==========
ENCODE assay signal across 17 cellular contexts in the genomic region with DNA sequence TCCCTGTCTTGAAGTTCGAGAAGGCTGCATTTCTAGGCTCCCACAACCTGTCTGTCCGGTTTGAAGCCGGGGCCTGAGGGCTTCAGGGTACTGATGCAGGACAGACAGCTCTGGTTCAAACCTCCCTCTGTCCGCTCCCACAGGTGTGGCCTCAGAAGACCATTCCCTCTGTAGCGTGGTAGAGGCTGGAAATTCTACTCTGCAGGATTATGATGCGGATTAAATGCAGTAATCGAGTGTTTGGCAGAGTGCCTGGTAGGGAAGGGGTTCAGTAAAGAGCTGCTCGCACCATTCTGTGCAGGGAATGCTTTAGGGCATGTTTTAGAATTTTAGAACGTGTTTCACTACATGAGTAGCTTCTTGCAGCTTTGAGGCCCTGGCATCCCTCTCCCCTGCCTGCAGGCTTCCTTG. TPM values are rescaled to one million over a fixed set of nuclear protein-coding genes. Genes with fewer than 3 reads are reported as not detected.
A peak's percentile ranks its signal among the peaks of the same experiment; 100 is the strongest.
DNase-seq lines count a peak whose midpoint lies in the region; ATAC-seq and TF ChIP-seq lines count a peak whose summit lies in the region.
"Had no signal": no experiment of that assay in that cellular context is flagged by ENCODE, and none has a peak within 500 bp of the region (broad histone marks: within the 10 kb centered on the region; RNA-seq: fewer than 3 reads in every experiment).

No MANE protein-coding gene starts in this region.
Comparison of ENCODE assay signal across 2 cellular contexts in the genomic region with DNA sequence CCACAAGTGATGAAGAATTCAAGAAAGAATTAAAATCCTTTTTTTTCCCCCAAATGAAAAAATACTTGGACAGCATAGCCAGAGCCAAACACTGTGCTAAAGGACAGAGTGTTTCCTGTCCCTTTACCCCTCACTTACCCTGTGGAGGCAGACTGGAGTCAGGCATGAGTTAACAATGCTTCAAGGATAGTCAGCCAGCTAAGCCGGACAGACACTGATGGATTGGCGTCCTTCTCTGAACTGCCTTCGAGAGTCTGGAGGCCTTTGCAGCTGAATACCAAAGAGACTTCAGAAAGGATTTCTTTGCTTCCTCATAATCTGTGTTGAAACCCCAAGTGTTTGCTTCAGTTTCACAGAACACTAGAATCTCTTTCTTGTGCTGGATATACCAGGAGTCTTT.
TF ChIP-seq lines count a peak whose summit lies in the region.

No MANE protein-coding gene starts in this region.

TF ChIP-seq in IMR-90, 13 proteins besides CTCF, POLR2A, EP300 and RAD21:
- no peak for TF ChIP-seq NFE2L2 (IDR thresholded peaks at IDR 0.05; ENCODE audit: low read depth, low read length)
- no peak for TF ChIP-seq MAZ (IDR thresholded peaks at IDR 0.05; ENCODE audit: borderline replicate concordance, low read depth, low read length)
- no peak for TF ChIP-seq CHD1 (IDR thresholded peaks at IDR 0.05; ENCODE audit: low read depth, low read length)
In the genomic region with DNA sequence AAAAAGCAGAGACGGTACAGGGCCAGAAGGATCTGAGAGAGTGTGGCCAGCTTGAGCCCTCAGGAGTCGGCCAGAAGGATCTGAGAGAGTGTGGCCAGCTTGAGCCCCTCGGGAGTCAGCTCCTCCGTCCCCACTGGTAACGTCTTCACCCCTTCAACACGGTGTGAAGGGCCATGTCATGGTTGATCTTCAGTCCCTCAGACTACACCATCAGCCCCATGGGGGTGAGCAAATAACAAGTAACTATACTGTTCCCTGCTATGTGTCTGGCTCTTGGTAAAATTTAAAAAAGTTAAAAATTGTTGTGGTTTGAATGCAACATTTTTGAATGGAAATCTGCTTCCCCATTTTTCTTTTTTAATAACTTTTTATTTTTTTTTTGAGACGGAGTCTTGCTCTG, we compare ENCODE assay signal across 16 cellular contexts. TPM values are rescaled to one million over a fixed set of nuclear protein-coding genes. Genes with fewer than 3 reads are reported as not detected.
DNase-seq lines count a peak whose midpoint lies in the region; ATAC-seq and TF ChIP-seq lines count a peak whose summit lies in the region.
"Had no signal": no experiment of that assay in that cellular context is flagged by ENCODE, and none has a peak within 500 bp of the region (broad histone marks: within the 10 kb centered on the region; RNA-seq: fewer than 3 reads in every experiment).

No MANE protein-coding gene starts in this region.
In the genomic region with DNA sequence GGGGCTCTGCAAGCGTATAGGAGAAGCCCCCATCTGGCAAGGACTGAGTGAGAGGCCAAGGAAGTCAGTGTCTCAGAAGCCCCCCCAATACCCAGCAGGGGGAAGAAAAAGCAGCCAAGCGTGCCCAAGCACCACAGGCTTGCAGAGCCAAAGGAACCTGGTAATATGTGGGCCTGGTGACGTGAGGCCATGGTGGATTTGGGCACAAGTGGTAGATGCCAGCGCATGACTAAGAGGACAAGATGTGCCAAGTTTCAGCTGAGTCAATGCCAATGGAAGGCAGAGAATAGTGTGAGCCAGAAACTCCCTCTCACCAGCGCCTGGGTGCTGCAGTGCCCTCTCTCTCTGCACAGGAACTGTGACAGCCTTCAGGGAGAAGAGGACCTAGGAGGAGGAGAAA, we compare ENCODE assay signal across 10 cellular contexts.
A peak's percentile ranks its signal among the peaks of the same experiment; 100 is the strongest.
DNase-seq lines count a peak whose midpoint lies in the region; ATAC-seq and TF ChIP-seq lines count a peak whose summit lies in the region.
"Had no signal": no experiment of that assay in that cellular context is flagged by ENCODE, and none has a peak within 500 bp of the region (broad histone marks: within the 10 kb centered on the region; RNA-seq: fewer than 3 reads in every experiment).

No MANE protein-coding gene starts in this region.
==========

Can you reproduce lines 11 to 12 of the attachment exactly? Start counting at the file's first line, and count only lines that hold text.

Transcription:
- no peak for TF ChIP-seq MAZ (IDR thresholded peaks at IDR 0.05; ENCODE audit: borderline replicate concordance, low read depth, low read length)
- no peak for TF ChIP-seq CHD1 (IDR thresholded peaks at IDR 0.05; ENCODE audit: low read depth, low read length)